the sites are known as visible from the air, but studies into signalling
from one to another of these, suggests there are other sites still to be
discovered. In a similar way we know the decisive battle of Mons Graupius,
that the Romans won, and was north of the River Tay, somewhere in
eastern Scotland, but the site has still to be found.
The 53 acre Roman
just east of Caputh (Grid
), one of 10 built in Britain, is north of
the Tay, and a part of the Gask, but unlike others it has never since been
built over, and represents the only complete Roman Legion Fort in existence
anywhere, where the full layout is available. It was excavated in the 1950's
and around 10 tonnes of nails and other metal items were found, over 750,000
items. Excavated again in 1962 and 1965, it was a large fort housing a legion
of 5,400 plus supporting personal. The site had a 5,000sq metre hospital, 64
barrack buildings. The walls, if all put in a line, would have stretched
for 7 miles. So you would expect there to be a major museum here, but no,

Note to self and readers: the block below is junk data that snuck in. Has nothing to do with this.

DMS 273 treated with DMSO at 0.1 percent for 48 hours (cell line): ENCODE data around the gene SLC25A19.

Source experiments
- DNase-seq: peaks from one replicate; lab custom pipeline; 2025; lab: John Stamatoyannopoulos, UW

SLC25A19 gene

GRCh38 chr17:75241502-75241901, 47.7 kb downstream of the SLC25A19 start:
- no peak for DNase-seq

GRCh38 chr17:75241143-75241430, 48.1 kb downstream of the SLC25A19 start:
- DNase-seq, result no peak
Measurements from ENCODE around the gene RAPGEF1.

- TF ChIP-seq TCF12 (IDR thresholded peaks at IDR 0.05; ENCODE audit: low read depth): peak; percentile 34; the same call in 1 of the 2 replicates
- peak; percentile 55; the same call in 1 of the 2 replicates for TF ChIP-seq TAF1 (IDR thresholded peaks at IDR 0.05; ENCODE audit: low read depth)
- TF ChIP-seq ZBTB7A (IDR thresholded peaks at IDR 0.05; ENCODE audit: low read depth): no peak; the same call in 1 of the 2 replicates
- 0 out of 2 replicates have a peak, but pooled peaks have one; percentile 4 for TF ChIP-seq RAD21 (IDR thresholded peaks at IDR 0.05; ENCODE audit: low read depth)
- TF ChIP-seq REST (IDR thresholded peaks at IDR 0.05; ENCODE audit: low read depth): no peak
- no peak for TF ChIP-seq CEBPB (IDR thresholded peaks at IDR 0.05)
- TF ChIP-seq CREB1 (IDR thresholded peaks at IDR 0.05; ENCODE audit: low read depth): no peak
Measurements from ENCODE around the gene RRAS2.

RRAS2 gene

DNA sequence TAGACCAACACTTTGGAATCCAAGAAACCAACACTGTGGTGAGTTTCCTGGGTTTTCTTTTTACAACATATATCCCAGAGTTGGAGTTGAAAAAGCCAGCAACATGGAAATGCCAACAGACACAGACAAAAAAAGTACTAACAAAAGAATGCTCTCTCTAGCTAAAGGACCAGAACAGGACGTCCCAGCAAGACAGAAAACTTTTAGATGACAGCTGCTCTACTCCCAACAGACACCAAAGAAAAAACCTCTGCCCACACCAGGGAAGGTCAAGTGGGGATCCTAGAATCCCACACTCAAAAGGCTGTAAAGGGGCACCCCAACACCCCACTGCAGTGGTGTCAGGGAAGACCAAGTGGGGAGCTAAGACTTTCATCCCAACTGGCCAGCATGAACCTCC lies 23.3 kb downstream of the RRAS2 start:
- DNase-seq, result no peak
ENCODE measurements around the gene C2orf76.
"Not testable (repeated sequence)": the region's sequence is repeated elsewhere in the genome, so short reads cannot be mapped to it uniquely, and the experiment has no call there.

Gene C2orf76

its just a field with a few low humps in, best viewed early or late in the
day when they are more prominent with the oblique lighting.
|The Romans were never beaten in the
northern parts of the UK, although when legions were away they could be
overrun, it was however more of a challenge in terms of warfare and
difficult geography. So while the total
conquering of the UK would to us seem more sensible and then not
require walls to be manned, we think that there were a number of factors
that distracted from this. Its thought that the Gask was a staging
line to move further north, and complete the job, but that the Romans lost
the willpower to do so and when some forces were required elsewhere in the
Empire, so it was a judgement call with limited resources. They may
also have decided this area did not fit into their Empire model.
The Romans ran their empire by overlaying the